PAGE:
If you haven’t yet, I’d read last week’s quick discussion on the terminology and proper use of several lookalike punctuation marks. Let’s get going.
Since there’s no separate key for open or close single quote, the apostrophe key often serves the function of indicating where the appropriate punctuation mark should go, and leaves it to software to either guess what to put in its place, or ignore the mark (leaving the dumb quote unchanged).
Unless explicitly specified, word processors will in many cases render your apostrophe as a single open quote. This commonly happens when apostrophes begin a word or line, or as in the example above, appear right after a hyperlink. An often-overlooked case is the abbreviated year, e.g. ’45 for 1945.
How to specify: On the Mac, type Shift+Option+]. In Windows, hold Alt while typing 0146 on the 9-key number pad. In HTML, the entity is ’.
Software tends to get these right nearly every time. The one thing that throws it off occasionally is an apostrophe confusion (described above). InDesign gives us the option to not process dumb quotes and leave them as is. By default, they’re enabled under the type preferences setting ‘Use Typographer’s Quotes,’ a misnomer if you ask me, since curly quotes should not belong solely to the typographer. For the web, the HTML entities are ‘ and ’ for left and right single quotes, “ and ” for double. Mac users can type these with Option+] and Shift+Option+] (single), and Option+[ and Shift+Option+[ (double) quotes. In Windows, it’s what you probably expect, more codes to type in while holding Alt. Respectively they are 0145 & 0146, 0147 & 0148.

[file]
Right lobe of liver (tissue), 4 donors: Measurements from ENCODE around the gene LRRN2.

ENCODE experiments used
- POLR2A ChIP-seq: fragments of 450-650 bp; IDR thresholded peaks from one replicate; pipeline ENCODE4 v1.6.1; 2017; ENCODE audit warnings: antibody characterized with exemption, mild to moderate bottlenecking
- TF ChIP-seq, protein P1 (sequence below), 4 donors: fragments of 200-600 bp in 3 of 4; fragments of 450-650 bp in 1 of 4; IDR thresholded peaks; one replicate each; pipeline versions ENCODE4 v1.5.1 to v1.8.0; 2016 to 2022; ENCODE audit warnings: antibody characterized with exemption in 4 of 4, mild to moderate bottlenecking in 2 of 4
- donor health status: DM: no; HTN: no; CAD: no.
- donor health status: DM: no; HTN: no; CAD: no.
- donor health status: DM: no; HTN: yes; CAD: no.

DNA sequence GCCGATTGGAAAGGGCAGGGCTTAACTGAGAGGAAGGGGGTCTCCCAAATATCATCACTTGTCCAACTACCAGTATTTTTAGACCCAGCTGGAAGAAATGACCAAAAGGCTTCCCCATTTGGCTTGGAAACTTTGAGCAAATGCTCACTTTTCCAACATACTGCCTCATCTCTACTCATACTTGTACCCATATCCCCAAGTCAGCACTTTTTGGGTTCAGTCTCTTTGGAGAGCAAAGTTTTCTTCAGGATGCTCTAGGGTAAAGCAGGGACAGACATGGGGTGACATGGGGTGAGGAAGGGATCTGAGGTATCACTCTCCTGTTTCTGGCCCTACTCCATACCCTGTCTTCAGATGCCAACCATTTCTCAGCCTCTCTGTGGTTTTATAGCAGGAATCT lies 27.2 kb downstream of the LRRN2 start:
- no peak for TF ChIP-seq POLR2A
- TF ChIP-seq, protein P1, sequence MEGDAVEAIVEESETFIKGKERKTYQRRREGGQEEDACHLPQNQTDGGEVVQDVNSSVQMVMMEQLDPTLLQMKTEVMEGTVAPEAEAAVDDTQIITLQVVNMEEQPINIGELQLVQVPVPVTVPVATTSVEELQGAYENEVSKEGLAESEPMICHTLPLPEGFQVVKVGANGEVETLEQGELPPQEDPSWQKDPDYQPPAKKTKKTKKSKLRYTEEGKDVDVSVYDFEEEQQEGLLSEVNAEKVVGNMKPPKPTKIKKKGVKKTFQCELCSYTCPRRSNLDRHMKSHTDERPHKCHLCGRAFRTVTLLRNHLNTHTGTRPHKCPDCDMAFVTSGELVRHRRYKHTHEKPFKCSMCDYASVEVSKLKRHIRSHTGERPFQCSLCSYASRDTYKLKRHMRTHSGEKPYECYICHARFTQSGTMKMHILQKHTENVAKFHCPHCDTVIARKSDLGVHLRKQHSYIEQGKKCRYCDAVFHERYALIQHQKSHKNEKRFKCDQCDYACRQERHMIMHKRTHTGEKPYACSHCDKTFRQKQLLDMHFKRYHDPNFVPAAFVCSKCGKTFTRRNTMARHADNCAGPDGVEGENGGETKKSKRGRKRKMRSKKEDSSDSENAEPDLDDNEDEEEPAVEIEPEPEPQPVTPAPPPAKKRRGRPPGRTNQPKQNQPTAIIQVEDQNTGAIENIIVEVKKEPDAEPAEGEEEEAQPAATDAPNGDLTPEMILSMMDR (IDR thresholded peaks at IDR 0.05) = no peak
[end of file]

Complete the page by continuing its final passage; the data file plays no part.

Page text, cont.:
‘Okina & similar characters
Since at present a relative few fonts designed for print support this glottal stop character, I recommend using a left single quote (for print or at display sizes on the web). But if you’re working on the web at text sizes, and have a reliable fallback font that doesn’t distract too much, I’d use the appropriate HTML value: ʻ. One last thing to consider: though the ʻokina may look like a punctuation mark, in the Hawaiian language it’s a letter.
Similar business with primes, the marks used for feet′ and inches″ don’t exist as such in many fonts for print, but do exist in the fonts with extensive character sets for web. Prime and double prime have the following HTML entities: ′ and ″. If they exist in a typeface, they should be mapped to this and subsequent Unicode addresses: U+2032. What to use instead then? I often italicize dumb quotes and kern them in place as a stand-in for primes. No need for that in the sample above, mind you, Aften Screen has you covered.
Just one note on the comma. Type designers go to some trouble to make an italic comma that works with the rest of the italic characters. If you’re emphasizing a single word using italics that’s followed by a comma, italicize the comma (and maybe even the space after the comma) as well. Same goes for any surrounding quotation marks, unless you’re prepared to kern it yourself.